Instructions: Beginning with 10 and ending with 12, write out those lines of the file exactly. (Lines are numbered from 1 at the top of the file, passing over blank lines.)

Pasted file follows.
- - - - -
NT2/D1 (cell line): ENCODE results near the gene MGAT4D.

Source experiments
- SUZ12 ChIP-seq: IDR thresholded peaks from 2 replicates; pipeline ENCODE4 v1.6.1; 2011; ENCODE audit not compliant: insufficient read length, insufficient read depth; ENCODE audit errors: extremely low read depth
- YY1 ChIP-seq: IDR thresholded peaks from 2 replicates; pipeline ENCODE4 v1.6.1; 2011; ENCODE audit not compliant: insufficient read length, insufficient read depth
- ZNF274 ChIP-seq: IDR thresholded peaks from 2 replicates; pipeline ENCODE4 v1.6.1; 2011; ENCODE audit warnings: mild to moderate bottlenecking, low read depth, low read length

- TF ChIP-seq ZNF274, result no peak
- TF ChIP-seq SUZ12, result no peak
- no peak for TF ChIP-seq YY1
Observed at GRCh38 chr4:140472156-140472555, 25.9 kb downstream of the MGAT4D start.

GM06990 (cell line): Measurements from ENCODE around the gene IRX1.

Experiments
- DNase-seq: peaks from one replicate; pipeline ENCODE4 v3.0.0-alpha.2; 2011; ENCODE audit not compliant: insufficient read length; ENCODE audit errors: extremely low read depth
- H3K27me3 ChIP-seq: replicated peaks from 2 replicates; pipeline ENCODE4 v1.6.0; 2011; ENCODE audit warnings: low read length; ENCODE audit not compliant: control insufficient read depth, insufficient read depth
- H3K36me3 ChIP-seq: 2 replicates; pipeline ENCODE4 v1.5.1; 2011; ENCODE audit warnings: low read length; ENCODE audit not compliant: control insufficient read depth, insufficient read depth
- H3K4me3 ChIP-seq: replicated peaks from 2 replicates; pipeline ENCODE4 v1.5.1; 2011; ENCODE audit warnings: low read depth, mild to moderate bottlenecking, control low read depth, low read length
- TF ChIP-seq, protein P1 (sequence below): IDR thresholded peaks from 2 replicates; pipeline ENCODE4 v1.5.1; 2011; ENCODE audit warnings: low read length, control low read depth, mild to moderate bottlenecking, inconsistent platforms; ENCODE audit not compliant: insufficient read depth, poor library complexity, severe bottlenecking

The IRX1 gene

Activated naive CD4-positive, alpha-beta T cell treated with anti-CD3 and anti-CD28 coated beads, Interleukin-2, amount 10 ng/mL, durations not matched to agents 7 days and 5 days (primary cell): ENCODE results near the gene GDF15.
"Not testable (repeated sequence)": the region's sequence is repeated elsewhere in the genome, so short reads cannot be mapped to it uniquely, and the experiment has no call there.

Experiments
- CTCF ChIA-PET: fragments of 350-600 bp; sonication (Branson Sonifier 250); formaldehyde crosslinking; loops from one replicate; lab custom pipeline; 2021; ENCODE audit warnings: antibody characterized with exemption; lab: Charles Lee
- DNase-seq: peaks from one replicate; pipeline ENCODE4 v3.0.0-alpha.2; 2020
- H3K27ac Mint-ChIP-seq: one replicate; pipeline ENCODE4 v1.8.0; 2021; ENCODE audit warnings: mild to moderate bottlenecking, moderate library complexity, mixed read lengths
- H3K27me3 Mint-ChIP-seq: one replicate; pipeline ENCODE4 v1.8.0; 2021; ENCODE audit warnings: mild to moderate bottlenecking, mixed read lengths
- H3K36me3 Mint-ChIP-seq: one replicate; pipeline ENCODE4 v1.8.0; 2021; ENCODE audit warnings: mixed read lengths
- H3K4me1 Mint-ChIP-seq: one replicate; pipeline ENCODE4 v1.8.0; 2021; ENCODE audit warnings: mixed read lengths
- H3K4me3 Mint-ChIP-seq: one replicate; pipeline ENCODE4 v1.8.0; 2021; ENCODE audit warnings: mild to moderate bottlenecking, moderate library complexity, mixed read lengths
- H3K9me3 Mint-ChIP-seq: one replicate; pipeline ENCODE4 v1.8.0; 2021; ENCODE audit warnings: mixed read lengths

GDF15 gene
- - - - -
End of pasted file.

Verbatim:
GM06990 (cell line): Measurements from ENCODE around the gene IRX1.

Experiments
- DNase-seq: peaks from one replicate; pipeline ENCODE4 v3.0.0-alpha.2; 2011; ENCODE audit not compliant: insufficient read length; ENCODE audit errors: extremely low read depth